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|Founded||October 19, 1917|
|Purpose||To advance occupational therapy practice, education, and research through standard-setting and advocacy on behalf of its members, the profession, and the public.|
|Subsidiaries||The Fund to Promote Awareness of Occupational Therapy (501(c)(3)),|
American Occupational Therapy Association Political Action Committee (527)
|National Society for the Promotion of Occupational Therapy|
The American Occupational Therapy Association (AOTA) is the national professional association established in 1917 to represent the interests and concerns of occupational therapy practitioners and students and improve the quality of occupational therapy services. AOTA membership is approximately 63,000 occupational therapists, occupational therapy assistants, and students.
The National Society for the Promotion of Occupational Therapy was the founding name of the AOTA. Occupational therapy was launched as a new profession at the first meeting of the National Society for the Promotion of Occupational Therapy at Consolation House, Clifton Springs, New York in March 1917. The Society was founded by a small group of people from diverse backgrounds. There was George Edward Barton (1871-1923) an architect, William Rush Dunton (1865-1966) a psychiatrist, Eleanor Clarke Slagle (1870-1942) a social worker and occupational therapist, Thomas B Kidner (1866-1932) a vocational educator, Susan Cox Johnson (1875-1932) an arts and crafts teacher, Susan E. Tracy (1864-1928) a nurse, Herbert James Hall (1870-1923) a physician and Isabel Gladwin Newton Barton (1891-1975) the secretary and author. Their wide ranging interests, including moral treatment, pragmatism, habit training, mental hygiene movement, curative occupations and the arts and craft movement, laid the foundations for occupational therapy.  The founders’ vision was the ‘advancement of occupation as a therapeutic measure; for the study of the effect of occupation upon the human being; and for the scientific dispensation of this knowledge’.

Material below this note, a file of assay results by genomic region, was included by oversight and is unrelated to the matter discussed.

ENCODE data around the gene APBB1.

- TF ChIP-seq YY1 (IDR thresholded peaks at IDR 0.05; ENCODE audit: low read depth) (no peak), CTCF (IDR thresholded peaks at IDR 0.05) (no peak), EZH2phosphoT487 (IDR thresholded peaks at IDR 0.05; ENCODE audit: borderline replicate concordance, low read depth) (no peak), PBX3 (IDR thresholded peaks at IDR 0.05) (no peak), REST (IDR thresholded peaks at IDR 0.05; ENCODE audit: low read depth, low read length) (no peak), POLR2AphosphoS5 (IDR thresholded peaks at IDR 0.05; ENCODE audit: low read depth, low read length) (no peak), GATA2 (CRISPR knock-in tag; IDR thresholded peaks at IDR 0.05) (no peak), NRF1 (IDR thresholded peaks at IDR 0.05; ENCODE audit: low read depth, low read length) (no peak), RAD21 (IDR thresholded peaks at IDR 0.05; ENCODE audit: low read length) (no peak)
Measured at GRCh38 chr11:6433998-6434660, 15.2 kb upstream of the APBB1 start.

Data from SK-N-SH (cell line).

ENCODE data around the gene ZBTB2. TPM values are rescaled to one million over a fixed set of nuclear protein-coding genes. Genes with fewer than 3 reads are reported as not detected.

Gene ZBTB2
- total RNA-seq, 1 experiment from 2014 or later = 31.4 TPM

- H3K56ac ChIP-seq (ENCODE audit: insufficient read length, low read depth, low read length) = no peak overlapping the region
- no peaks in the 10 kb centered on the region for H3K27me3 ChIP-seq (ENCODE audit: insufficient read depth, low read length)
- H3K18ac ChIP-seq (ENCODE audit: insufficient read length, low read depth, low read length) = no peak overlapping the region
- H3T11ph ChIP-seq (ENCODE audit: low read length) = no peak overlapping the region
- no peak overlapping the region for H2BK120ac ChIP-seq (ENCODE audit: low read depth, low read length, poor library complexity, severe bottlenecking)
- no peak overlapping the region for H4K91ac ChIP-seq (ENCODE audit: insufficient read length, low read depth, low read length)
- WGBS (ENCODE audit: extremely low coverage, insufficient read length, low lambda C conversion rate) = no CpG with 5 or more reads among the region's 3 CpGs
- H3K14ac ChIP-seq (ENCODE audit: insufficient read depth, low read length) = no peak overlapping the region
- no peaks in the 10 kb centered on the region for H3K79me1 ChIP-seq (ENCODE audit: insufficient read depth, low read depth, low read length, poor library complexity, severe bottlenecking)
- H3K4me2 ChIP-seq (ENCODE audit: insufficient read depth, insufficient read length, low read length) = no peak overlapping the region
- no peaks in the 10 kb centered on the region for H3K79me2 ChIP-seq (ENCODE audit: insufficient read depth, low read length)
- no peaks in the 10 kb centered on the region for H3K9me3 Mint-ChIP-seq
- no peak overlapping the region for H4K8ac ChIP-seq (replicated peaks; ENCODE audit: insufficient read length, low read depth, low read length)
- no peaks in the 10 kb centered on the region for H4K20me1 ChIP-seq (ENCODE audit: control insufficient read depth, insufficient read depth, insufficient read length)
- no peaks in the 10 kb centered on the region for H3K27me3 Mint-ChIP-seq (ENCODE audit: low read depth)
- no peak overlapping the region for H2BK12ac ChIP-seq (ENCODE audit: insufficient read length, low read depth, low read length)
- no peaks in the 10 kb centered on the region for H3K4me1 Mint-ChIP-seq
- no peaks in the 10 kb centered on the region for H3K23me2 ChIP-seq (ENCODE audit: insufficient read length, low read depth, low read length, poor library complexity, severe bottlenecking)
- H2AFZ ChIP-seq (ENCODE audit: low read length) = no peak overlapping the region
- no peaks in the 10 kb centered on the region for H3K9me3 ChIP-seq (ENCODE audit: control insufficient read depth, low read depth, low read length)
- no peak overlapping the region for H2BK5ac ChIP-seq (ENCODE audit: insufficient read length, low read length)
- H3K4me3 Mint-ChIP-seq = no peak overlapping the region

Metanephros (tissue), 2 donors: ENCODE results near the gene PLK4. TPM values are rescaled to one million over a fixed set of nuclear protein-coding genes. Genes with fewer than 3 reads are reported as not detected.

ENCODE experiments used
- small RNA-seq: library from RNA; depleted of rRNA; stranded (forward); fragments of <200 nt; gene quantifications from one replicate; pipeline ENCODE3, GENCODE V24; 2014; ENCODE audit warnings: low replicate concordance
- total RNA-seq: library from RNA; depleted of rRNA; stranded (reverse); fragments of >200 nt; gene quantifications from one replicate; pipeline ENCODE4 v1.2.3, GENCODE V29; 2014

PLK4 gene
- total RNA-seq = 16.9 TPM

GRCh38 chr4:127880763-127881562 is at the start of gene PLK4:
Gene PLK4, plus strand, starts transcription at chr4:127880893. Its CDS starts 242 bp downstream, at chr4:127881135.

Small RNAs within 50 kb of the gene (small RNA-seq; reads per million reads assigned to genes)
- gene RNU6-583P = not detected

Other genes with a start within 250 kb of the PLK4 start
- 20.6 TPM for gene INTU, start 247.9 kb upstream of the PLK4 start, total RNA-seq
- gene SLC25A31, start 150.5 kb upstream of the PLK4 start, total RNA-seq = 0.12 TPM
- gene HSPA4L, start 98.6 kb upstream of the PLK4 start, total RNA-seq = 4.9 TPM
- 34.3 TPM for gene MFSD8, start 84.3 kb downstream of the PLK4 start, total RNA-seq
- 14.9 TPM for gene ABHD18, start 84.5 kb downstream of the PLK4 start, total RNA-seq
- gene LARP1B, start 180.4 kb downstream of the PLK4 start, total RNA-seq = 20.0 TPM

AOTA designated April as Occupational Therapy Month.
- American Journal of Occupational Therapy published by AOTA since 1947
- Anna Jean Ayres (1920–1989), a developmental psychologist known for her work in the area of sensory processing disorder
- American Occupational Therapy Foundation, a charitable, scientific and educational non-profit organization dedicated to the advancement of occupational therapy and increased public understanding
- "American Occupational Therapy Association, Inc., The - Initial File Number: 762419". Department of Consumer and Regulatory Affairs. Government of the District of Columbia. Retrieved July 4, 2022.
- "Form 990: Return of Organization Exempt from Income Tax". The American Occupational Therapy Association Inc. Internal Revenue Service. June 30, 2019.
- "Executives and Staff Leadership". American Occupational Therapy Association. Retrieved July 4, 2022.
- Peloquin, Suzanne M. (April 1, 1991). "Occupational Therapy Service: Individual and Collective Understandings of the Founders, Part 1". The American Journal of Occupational Therapy. 45 (4): 352–360. doi:10.5014/ajot.45.4.352. ISSN 0272-9490.
- Peloquin, Suzanne M. (August 1, 1991). "Occupational Therapy Service: Individual and Collective Understandings of the Founders, Part 2". The American Journal of Occupational Therapy. 45 (8): 733–744. doi:10.5014/ajot.45.8.733. ISSN 0272-9490.
- Andersen, Lori T.; Reed, Kathlyn L. (2017). The history of occupational therapy: the first century. Thorofare, NJ: SLACK Incorporated. ISBN 978-1-61711-997-2.
- "Occupational Therapy Month". American Occupational Therapy Association. AOTA. Retrieved April 1, 2020.